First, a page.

Spectre

Director: Sam Mendes

Starring: Daniel Craig, Christoph Waltz, Monica Bellucci, Lea Seydoux, Ralph Fiennes, Dave Bautisa, Andrew Scott, Naomie Harris, Ben Whishaw

Written by: Jez Butterworth, (also story) John Logan, Neal Purvis, Robert Wade and (based on the characters created) Ian Fleming

Running Time: 148 mins

Cert: 12A

Release date: 26th October 2015

From the second that infamous music begins and the return of an old friend to its rightful place, you know that we are back in the world of Bond. A spectacular opening post credit sequence set in Mexico that starts with a terrific tracking single shot and ends with a breath-taking stunt set piece, you are already building up the goosebumps, only then helped along by Sam Smith’s haunting theme. Yes, the 24th outing of Ian Fleming’s secret agent sets its stall out immediately and you believe that this is an equivalent to the last Bond, the excellent Skyfall. Yet Spectre is a much more playful Bond than of late and sadly doesn’t quite hit the highs of the 2012 predecessor but it does come close.

James Bond, after causing havoc in Mexico disposing a known assassin, returns to London to find that MI6 is merging with MI5 and that new boss, Denbigh, wants the double-O’s revoked. Yet Bond has his own personal mission, triggered by a cryptic message from his past, that leads him to discover a secret organisation that deals in international terrorism and digs deeper into Bond’s past.

Skyfall was always going to be a hard act to follow. It was, in the eyes of some, the best Bond ever and having given it a second viewing recently, I would certainly put it up there with the best of the best. So returning director Sam Mendes instantly gave himself an uphill battle. How can you top what is virtually untoppable. Simple answer: you can’t. Instead, Mendes does something very clever. He’s given us a glimpse at a Bond of old. Sure, we have the brutality and darkness that runs through all the recent Bonds, yet here he has also given us a playful Bond, full of the things we loved from the past, as well as a few well placed nods to the classics.

The downside is the plot. Anyone unfamiliar with the past three Bond films may need to catch up before entering. There’s plenty of references about past characters that might leave some viewers befuddled. It also does get dragged down in expositions. The “talkie” bits are quite long and essentially do slow things down. However, when these scenes do happen, Mendes throws in another amazing set piece or fight sequence that allows you to forgive the long explanations.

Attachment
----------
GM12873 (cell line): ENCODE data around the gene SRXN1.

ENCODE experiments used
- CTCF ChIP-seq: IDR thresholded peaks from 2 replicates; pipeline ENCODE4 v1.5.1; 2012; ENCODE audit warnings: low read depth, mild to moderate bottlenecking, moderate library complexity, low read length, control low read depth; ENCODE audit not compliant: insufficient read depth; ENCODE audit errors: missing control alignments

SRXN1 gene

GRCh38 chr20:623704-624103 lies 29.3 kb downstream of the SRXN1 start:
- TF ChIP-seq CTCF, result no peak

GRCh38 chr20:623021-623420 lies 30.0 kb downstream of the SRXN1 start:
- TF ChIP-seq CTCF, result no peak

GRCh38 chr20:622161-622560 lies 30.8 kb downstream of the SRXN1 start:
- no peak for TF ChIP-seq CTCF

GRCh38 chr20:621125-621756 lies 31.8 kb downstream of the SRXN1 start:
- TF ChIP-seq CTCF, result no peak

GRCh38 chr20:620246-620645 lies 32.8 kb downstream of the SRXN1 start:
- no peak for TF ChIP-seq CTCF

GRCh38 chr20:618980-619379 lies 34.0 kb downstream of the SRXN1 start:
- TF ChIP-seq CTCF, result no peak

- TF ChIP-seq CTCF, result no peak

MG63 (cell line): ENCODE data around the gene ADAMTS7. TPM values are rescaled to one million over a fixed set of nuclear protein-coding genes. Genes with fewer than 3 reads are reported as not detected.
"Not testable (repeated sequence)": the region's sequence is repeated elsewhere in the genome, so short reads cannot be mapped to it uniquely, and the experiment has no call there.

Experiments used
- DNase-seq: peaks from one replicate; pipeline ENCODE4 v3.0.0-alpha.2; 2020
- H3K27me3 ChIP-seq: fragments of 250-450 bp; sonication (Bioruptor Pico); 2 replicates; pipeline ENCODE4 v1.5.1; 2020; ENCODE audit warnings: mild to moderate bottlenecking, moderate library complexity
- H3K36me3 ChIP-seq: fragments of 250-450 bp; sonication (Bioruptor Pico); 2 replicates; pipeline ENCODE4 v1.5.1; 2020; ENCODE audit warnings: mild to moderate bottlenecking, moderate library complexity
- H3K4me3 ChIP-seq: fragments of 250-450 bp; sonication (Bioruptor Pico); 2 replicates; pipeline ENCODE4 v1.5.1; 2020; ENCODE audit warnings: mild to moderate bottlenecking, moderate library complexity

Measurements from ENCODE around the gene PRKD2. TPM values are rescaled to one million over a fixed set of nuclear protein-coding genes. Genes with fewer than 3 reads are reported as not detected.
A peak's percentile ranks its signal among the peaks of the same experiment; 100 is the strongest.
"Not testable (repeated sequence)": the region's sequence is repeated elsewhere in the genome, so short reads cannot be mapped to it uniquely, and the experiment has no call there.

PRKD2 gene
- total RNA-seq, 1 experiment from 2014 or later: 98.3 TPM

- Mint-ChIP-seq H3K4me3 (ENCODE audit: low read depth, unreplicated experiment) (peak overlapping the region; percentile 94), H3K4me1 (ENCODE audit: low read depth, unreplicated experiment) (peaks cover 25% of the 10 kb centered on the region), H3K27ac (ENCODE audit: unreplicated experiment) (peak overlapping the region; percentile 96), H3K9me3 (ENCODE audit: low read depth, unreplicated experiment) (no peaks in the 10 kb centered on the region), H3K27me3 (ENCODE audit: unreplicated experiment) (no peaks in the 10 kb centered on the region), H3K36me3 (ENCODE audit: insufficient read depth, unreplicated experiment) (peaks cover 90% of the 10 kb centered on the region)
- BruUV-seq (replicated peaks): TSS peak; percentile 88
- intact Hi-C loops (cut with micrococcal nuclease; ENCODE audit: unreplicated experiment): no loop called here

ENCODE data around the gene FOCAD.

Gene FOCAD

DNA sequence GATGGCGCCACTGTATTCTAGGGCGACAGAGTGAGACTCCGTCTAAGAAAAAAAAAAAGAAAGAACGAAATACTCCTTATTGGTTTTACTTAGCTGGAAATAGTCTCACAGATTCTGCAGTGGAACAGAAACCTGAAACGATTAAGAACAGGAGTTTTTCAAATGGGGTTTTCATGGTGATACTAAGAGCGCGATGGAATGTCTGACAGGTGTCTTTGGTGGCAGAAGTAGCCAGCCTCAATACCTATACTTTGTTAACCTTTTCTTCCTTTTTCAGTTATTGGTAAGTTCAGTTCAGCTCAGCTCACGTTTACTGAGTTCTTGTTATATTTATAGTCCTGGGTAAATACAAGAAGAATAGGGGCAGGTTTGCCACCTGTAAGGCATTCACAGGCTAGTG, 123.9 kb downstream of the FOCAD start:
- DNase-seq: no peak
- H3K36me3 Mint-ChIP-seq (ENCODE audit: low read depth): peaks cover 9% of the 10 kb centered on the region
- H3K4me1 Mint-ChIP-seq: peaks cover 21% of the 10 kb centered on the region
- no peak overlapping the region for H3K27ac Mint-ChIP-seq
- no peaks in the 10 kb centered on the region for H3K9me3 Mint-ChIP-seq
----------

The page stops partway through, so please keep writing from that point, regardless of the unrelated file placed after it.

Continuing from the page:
Where Spectre succeeds is taking Bond back to his roots, movie wise not character wise. In the past, we have had a sullen Bond who would rather beat seven bells out of a person without a hint of humour. Here the quips have sneaked back in, mainly from Q, who is given a bigger slice of the pie this time. The globe-trotting is in place, with Bond going from Mexico to Rome to Austria to Tangiers and back to London. We even have Bond back in the snow, although without the skiing. The gadgets are back too, with a cheeky wink to the past as Bond drives a not-quite perfect Austin Martin.

Daniel Craig has become so comfortable as Bond, it’s like he’s slipping back into one of his well-tailored suits. He is still physical yet there is always an air of vulnerability about him. Given him a sense of humour almost makes him more human and there are moments when he makes decisions you would never have expected from the same Bond of Casino Royale days. He has become the near perfect Bond that puts him almost on par with Connery.

Christoph Waltz is such a watchable actor that even the slightest nuance makes his character that more interesting. As head of Spectre, Franz Oberhauser, he might not come across as the most evil of villains, yet there is always something sinister about him. Something we cannot trust. Lea Seydoux, most known for her role in the erotically charged, Blue Is The Warmest Colour, makes for an attractive Bond girl but isn’t given enough to do. Dave Burista is a brutal henchman as the silent yet deadly, Mr Hinx, a part that can be placed along side the likes of Jaws and Oddjob.

The support group for Bond has grown into a nicely formed collection of actors. Ralph Fiennes steps into the role of M as if he’s been playing it all his life, with assured confidence, while Naomie Harris gives Moneypenny as real contemporary feel. Ben Whishaw adds some well needed humour to the film as Q.

Spectre is a well made, exciting addition to the Bond series that opens so many more doors to future films. Should Craig return as 007? It would be nice to see it but the film has left enough room for someone new to take over. As it is, this is another entry that delivers exactly what you want from a Bond film. Pure, unadulterated entertainment.

5/5

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